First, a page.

By Bernard Weinraub
April 5, 1999
The Wachowski brothers were seated at a restaurant table in a Sunset Strip hotel the other morning, drinking cup after cup of coffee and claiming, with some nervousness, that their new high-tech, big-budget film, ”The Matrix,” could ignite or doom their careers.
”We just really want to see how the idea of an intellectual action movie is received by the world,” said Larry Wachowski, 33, the older half of the team of writer-directors. ”Because if audiences are sort of interested in movies that are made like McDonald’s hamburgers, which do have a value in the world, then we have to re-evaluate our entire career.
Not to worry.
By this morning Larry and his younger brother, Andy, 31, were hardly seeking new careers. Their film, which was almost as risky for its studio, Warner Brothers, as it was for the friendly and low-key Wachowski brothers, was No. 1 around the nation. The film, which opened last Wednesday, took in $37.2 million at the box office in its first five days, according to Warner Brothers. ”It’s the largest Easter weekend opening in motion-picture history,” said Dan Fellman, the studio’s president for distribution.
Why is the movie so successful? ”It’s a cutting-edge film,” Mr. Fellman said. ”No one has seen anything quite like it. It just rocks.”
In contrast to the old-style Warner Brothers action genre fare, ”The Matrix,” which stars Keanu Reeves, Laurence Fishburne and Carrie-Anne Moss, is a compelling but not altogether coherent blend of mythology, religious mysticism, martial arts, virtual reality and time travel. In part the story deals with the aftermath of a war between humans and superintelligent humanoid computers that want to rule the world. Mr. Reeves plays a computer hacker, and Mr. Fishburne is the leader of rebel fighters battling those evil computers.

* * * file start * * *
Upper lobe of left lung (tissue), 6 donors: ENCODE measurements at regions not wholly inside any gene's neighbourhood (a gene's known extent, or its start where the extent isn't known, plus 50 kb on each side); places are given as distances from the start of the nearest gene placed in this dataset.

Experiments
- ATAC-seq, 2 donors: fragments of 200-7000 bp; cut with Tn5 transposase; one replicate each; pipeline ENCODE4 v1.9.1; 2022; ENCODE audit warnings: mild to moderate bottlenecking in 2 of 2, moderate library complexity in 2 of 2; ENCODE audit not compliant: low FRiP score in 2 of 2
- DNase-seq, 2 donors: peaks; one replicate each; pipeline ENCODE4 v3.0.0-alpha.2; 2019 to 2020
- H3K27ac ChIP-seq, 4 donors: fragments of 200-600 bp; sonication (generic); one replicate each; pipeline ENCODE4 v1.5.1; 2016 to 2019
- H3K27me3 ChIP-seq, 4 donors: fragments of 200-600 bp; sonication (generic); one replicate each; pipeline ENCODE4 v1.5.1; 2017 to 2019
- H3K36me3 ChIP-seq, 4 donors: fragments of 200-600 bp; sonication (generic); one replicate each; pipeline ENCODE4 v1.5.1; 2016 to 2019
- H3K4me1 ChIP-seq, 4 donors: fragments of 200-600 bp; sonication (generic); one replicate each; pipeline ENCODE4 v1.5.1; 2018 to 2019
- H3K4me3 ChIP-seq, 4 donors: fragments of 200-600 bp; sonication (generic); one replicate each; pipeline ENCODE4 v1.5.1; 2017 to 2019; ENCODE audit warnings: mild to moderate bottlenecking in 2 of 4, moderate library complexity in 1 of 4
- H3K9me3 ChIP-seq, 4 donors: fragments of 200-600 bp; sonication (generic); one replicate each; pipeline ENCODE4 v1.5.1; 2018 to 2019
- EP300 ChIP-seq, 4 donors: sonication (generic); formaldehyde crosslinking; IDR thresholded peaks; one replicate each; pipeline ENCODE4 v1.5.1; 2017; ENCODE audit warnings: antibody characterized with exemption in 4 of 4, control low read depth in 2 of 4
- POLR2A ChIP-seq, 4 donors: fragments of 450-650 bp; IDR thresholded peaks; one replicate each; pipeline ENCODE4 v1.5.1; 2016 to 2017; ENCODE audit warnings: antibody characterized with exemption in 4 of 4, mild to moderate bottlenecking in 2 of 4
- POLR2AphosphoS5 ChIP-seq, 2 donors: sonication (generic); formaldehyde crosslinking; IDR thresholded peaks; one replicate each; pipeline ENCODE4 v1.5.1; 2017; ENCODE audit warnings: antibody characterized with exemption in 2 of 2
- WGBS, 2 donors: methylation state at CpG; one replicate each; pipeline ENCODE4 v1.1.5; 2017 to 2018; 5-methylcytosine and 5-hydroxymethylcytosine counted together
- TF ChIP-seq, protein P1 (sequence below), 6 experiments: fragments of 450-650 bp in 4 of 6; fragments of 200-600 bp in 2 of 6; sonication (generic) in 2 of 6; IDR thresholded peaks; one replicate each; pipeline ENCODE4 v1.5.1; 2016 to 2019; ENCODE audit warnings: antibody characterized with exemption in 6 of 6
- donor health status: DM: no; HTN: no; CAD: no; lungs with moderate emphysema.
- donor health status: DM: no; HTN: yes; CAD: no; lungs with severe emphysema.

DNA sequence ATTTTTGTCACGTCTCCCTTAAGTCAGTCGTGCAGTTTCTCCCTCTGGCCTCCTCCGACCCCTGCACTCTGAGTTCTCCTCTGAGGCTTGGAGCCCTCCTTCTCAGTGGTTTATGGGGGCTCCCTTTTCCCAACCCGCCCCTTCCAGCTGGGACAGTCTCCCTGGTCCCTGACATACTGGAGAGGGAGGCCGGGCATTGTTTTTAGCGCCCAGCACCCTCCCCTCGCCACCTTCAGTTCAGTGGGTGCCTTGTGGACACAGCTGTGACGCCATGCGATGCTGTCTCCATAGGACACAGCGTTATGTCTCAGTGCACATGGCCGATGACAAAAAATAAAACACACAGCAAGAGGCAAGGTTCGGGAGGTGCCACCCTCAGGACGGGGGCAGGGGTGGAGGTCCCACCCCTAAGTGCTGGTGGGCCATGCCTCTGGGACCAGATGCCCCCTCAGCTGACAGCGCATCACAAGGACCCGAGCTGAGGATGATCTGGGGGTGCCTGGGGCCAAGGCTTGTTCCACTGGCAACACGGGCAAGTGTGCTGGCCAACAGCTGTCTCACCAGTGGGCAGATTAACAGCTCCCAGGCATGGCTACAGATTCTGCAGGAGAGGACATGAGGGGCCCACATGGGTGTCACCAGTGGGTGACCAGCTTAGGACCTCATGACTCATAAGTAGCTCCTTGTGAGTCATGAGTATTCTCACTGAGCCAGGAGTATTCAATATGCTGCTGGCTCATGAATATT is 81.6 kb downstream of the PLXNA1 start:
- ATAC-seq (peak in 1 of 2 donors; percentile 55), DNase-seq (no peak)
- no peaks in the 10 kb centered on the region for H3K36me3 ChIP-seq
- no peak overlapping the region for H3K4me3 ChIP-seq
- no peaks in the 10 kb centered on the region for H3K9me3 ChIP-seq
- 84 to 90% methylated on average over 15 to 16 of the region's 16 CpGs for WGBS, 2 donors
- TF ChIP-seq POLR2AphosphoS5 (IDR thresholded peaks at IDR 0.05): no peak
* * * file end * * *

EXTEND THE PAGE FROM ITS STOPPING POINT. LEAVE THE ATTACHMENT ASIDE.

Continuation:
Although ”The Matrix,” cost nearly $70 million, the movie, with its special effects, is not considered as lavishly expensive as similar films. Warner Brothers executives said it would have cost close to $95 million if it had been made in the United States instead of in Australia, where film production is cheaper.
For ”The Matrix” the Wachowski brothers studied the work of directors as varied as John Woo and other Hong Kong filmmakers, Stanley Kubrick, John Huston, Billy Wilder, Ridley Scott, George Lucas and Fritz Lang. They also read and reread their favorite book, ”The Odyssey.” Larry said: ”I read it all the time. I always get something out of it.”
The film grew out of the brothers’ longtime fascination (since they were teen-agers) with ideas that challenge current perceptions of reality. They said they were also intrigued by the way mythology and the Internet informed culture.
”The script was a synthesis of ideas that sort of came together at a moment when we were interested in a lot of things: making mythology relevant in a modern context, relating quantum physics to Zen Buddhism, investigating your own life,” said Andy, the bigger and quieter half of the Wachowski team. ”We started out thinking of this as a comic book. We filled notebook after notebook with ideas. Essentially that’s where the script came from.”
All this highbrow and even esoteric exploration seems improbable at a large Hollywood studio, especially Warner Brothers, which traditionally churns out meat-and-potatoes action films like the ”Lethal Weapon” series or romances like ”Message in a Bottle.”